Working early has given my son exposure

—Vijaya Lakshmi, mother

Akshay Batchu

Child artiste, Mumbai

Workaholic: Akshay Batchu, 12, will work on two films during his summer break. Abhijit Bhatlekar/Mint

He will be acting in two films in the summer holidays this year, one Hindi and the other Telugu. In the last eight years, Akshay has acted in six films, including the Salman Khan-starrer Wanted, a few serials and around 30 advertisements. His mother has saved about Rs10 lakh from his earnings.

Lakshmi, who works in a life insurance company, feels that the outcome of her son’s exposure to the film industry has been positive. The pros include his transformation from a shy boy to a confident tween. “He is self-assured specially with all the veterans he interacts with. Another positive is that films often require him to travel to foreign locations, giving him a chance to see places he otherwise wouldn’t have been able to," she says.

Does working part-time affect a child’s innocence or does it help him/her prepare for adulthood? Take our poll

Akshay has maintained good grades according to Lakshmi but is finding it increasingly difficult to cope up. Each shooting schedule lasts for 10 days and each film requires two-three schedules. He ends up skipping classes often. “This is the reason why I don’t allow him to act in serials because that will require him to be on the sets everyday."

One thing Lakshmi does not let her son do is miss an exam. Akshay was selected to play Gayatri Joshi’s brother in Swades. But the shooting schedule required him to miss his final exams. Lakshmi immediately said no—a decision that Akshay is still angry about. Akshay has to regularly deal with disappointment when he does not bag a role. But Lakshmi thinks that is a good thing: “He will have to deal with disappointments in life even when he grows up. It is best that he understands from now on itself how to move ahead when he does not get what he wants."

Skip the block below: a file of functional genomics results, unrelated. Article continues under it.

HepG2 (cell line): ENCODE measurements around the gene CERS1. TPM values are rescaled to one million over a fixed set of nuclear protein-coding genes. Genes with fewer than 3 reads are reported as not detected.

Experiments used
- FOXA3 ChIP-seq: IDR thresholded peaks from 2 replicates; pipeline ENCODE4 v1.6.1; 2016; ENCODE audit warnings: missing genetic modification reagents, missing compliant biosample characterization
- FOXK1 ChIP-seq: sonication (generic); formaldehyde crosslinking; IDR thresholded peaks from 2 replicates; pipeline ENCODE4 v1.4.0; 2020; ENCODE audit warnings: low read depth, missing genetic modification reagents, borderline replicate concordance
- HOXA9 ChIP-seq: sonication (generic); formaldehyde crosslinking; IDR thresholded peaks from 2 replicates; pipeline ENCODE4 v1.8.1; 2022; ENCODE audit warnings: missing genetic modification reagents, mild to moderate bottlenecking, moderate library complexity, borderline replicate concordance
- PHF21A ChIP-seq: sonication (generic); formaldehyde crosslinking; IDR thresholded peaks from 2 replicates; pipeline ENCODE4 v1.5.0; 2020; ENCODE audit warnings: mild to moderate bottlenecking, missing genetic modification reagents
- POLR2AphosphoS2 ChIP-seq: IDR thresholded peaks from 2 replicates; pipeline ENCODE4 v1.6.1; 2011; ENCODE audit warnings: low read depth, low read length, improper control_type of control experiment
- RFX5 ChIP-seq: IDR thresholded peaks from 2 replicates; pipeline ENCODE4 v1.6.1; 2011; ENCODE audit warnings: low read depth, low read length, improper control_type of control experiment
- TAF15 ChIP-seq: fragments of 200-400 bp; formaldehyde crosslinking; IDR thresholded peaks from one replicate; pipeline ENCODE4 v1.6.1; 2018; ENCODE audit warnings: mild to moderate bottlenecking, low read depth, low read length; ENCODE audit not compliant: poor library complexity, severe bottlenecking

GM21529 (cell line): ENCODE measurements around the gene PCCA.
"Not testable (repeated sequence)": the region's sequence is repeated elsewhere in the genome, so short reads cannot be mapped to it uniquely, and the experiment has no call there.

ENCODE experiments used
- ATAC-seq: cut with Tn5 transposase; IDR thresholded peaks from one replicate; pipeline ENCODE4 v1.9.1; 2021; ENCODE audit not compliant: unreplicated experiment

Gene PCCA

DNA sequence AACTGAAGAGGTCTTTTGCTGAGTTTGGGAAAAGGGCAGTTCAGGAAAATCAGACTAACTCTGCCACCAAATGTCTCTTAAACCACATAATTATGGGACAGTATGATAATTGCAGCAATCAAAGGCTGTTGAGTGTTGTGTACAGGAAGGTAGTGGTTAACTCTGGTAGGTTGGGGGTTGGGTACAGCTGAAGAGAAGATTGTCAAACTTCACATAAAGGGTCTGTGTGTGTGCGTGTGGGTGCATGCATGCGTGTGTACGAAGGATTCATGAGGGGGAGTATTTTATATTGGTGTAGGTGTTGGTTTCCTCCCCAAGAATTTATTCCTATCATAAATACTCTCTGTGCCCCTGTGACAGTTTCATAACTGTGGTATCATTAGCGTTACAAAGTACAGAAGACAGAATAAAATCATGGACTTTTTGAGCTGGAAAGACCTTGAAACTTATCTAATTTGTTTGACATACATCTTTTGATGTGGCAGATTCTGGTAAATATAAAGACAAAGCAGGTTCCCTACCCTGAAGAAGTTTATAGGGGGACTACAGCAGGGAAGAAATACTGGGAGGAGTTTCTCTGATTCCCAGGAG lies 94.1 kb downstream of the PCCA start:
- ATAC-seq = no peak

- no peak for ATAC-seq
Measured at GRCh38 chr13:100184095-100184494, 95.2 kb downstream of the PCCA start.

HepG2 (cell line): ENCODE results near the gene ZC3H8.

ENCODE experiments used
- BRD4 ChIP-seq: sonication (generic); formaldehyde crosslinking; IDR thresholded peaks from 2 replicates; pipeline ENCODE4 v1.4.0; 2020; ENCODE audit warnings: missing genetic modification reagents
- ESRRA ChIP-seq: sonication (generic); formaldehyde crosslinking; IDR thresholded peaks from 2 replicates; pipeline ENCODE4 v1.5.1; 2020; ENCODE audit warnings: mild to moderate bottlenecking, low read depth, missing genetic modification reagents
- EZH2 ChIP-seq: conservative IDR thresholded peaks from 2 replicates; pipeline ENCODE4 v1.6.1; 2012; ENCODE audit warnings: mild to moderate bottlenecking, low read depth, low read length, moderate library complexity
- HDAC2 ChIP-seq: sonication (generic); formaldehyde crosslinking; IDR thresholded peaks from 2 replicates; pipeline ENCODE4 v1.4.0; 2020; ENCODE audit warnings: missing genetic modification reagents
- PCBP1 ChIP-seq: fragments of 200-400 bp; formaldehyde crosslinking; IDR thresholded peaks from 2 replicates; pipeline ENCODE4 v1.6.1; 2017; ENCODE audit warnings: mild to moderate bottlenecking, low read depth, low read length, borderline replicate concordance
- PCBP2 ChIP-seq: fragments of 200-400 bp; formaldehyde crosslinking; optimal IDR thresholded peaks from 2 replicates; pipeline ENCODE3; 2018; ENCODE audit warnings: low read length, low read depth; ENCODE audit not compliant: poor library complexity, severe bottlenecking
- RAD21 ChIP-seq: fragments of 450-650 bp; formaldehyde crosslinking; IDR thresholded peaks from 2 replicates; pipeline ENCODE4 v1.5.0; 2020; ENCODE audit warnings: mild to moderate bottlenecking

Blessy Augustine

*********

I am not sure if she should continue this

—Vimmi Ghai, mother

Tanya Ghai,

Dance instructor, New Delhi

Twinkle toes: Tanya Ghai (centre. middle row), 11, gives dance lessons. Priyanka Parashar/Mint

Two things Vimmi is sure about: Tanya will not perform at malls or participate in TV shows. “She is much too young for that and though she does not like this ban, we have made it clear that we will not compromise on this aspect." And the Rs350 Tanya earns per class goes into her bank account and is not to be used as extra pocket money. “Sure, she earns, but she has to manage in the pocket money she gets from us and not use what she earns."

Seema Chowdhry

*********

We don’t want him to work again for a few years

—Shylaja Shrikanth, mother

Kishan Shrikanth

Director and actor, Bangalore

Kishan Shrikanth has been mentioned in the Guinness Book of World Records for being the youngest director of a film at the age of nine. The film titled C/O Footpath, a movie on street children ran a full house for 100 days in Bangalore in 2006 and both the young director and his parents were hounded by the local media after its release. “We were asked just one question every time. Has Kishan lost his childhood?" says his father Shrikanth who is now amused by how hassled he used to be when grilled by the press.

Movie-maker: Kishan Shrikanth directed a film when he was 9. Hemant Mishra/Mint

The burden of his stardom and long work hours made Shylaja uncomfortable when it lasted. “My husband had to quit his job as a tax officer; I had to accompany him (Kishan) wherever he went and we had to make sure that Kiran, our daughter was doing fine too," says Shylaja as she mentions that she had to even keep in touch with a friend who was a child psychologist to understand how best to cope with situations of pressure.

Kishan, 14, is now all set to cram for his class 10 boards next year and at present says he may direct another film on adventure sports after the board exams by which time he will be about 17.

Pavitra Jayaraman

Close